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Keratoconus Specialist in Atlanta, Georgia

Keratoconus is a rare, progressive disease that affects the cornea, which is the clear, transparent layer at the front of the eye.

Meet Our Keratoconus Specialist in Atlanta, Georgia

Dr.-Nazanin-Khadem

Nazanin Khadem, OD

Dr. Nazanin Khadem is originally from Woodstock, GA. She obtained her undergraduate degree from Kennesaw State University, where she earned a Bachelor of Science degree in Biotechnology. She graduated from Rosenberg School of Optometry in 2014. She completed her clinical externships in ocular disease at Malcolm Randall VA medical center in Gainesville, Florida and LASIK, cataract and cross-linking pre and post-operative care at Dell Laser consultant in Austin, Texas. Her emphasis is on primary care optometry, ocular disease, and contact lens. She finds fitting specialty contact lenses especially rewarding. " It's that reaction from patients when they finally can see clear - it's worth every second of them sitting in my office!" In her free time, Dr. Khadem enjoys running, paddle boarding.

Why did Dr. Khadem decide to become an optometrist? "I was sitting in my optometrist’s office, waiting to be seen. And it was just an 'Aha!' moment for me - that this is a very nice field, and I do like helping people. I’m also very bubbly and social - I like interaction! Also, I have been wearing glasses since I was five or six years old, so that’s one doctor I never minded going to, ever since I was little."

 

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Dr. Cynthia A. Cieszko OD

A PERSONAL MESSAGE FROM DR. CIESZKO

I have enjoyed caring for you and your families over the years. With a lot of joy, and some sadness, I am writing to let you know of my intention to retire. I have been honored to provide eyecare to a wonderful group of patients. You all have touched my heart and taught me so much throughout the years. I have shared in your lives and watched your children grow into adults, marry, and have children. I have always tried to provide the best care for my patients, and I hope I have given you a fraction of the blessings you all have given me.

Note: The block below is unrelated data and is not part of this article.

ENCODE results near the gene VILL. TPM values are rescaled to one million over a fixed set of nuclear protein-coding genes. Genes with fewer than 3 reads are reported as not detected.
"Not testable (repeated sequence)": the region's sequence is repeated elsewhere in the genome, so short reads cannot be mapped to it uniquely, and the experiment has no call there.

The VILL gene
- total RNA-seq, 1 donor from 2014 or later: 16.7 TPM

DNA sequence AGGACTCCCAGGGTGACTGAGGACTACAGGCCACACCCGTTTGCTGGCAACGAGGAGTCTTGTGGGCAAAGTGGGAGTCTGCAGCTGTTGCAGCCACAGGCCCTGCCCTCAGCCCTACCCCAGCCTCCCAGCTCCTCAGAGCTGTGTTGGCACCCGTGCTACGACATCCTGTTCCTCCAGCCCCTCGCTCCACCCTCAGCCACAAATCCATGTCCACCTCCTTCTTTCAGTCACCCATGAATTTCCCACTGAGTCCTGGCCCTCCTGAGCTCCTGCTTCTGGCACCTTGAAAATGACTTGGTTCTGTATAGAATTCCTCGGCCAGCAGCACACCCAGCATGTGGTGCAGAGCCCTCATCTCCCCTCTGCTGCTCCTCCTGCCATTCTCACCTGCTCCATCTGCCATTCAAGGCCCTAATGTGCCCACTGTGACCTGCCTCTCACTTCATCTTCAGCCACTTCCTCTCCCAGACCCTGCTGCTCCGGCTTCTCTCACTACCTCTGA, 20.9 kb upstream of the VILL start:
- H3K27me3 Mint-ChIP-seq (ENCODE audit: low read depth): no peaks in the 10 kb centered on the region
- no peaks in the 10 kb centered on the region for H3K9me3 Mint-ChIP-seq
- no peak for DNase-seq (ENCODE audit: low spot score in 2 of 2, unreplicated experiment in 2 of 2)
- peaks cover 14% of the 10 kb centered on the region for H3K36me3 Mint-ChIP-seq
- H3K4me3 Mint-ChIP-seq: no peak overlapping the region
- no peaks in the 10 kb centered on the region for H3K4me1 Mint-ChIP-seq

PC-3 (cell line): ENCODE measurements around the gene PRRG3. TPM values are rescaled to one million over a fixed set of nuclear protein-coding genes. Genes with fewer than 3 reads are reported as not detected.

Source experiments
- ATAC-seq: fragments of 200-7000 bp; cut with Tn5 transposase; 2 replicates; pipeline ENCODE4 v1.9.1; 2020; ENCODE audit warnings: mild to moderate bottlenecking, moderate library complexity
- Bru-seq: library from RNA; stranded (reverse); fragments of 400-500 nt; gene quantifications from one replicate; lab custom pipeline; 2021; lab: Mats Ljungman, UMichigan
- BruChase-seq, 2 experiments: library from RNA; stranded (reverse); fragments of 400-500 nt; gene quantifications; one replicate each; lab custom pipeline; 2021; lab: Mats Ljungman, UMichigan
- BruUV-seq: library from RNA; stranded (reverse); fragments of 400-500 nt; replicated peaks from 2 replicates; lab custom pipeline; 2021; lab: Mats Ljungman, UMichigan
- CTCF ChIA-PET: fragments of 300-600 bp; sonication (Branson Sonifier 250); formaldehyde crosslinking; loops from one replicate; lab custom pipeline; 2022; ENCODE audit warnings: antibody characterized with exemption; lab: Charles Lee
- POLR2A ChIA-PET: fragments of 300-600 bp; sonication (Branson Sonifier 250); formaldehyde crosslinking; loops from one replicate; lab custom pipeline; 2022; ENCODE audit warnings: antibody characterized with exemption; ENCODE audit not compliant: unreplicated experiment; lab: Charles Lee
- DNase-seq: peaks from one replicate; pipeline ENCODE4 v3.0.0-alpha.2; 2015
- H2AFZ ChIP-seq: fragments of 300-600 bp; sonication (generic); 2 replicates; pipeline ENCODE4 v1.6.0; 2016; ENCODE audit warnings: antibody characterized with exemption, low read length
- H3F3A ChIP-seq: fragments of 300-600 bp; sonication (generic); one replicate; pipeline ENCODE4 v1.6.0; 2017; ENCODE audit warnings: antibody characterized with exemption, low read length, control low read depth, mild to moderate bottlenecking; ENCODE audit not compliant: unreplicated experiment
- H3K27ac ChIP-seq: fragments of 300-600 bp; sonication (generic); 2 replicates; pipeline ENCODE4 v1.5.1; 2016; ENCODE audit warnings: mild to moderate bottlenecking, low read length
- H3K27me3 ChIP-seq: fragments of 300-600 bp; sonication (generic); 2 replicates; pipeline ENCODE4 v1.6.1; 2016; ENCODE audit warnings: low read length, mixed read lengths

I will be turning the ownership of Perimeter Eye Group over to Dr. Anisha Haji owner of Atlanta Eye Group. Dr. Haji is the owner of the Lenscrafters practices at Town Center Mall, Cumberland Mall, and Lenox Mall. I know you will be in good hands; Dr. Haji truly cares about her patients.

I will be here during the transition and will be working with Dr. Haji to help her get to know you and your optometric needs. Rest assured Dr. Khadem, Natasha, Carlos, Jana, Jordan, and Taylor will still be here to provide the level of personalized care that you have come to expect. I hope that you will continue your care with Atlanta Eye Group.

I understand that some of you may want to select a new optometrist outside of the practice. Please be assured that my staff and I will do everything we can to make the transition smooth and stress free. Your medical records are confidential and will remain on file with Atlanta Eye Group. If you choose another optometrist with Atlanta Eye Group, you do not need to take any action concerning your records. If you choose an optometrist outside of Atlanta Eye Group, you will need to sign an authorization form before we can release your medical records. Please note, by law we cannot share your medical information without your written consent. You may sign this form at my office or you may complete the necessary paperwork at your first visit with your new doctor.

It has been a great pleasure meeting and caring for all of you. I sincerely appreciate your friendship and loyalty. I wish you continued good health and all the best in the coming years.

Cynthia A. Cieszko, OD

Our Doctor Can Diagnosis and Treat Keratoconus

Your cornea is the transparent, outer lens of your eye, and it typically has a smooth dome shape. Keratoconus describes a condition in which the corneal structure isn’t strong enough to maintain a healthy ball shape.

Meet with our Keratoconus Specialist in Atlanta, Georgia to define your eye's condition and ways for treatment.

As a result, the cornea bulges outward into more of a cone. Our professional optometric team at our eye care clinic is knowledgeable about how to diagnose and treat keratoconus.

Keratoconus is rare, with an estimated one person out of every 2,000 having the condition. It generally appears in the teenage years and can progress slowly or rapidly.

Keratoconus also runs in families, so if you or your children are at risk, it’s advised to contact us for a thorough eye exam.

Causes of Keratoconus

Your cornea is held in place by very small collagen fibers. When they are weakened and too fragile, they aren’t able to preserve the round shape of your cornea.

A reduction in the protective antioxidants of your cornea, which act to destroy damaging by-products made naturally by corneal cells, is what causes keratoconus.

In addition to genetics, some types of eye injuries may increase your chance of being diagnosed with keratoconus.

Specific ocular diseases, such as retinitis pigmentosa, vernal keratoconjunctivitis and retinopathy of prematurity, as well as some systemic conditions (Down syndrome, Ehlers-Danlos syndrome, Leber's congenital amaurosis and osteogenesis imperfecta) are also associated with this corneal abnormality.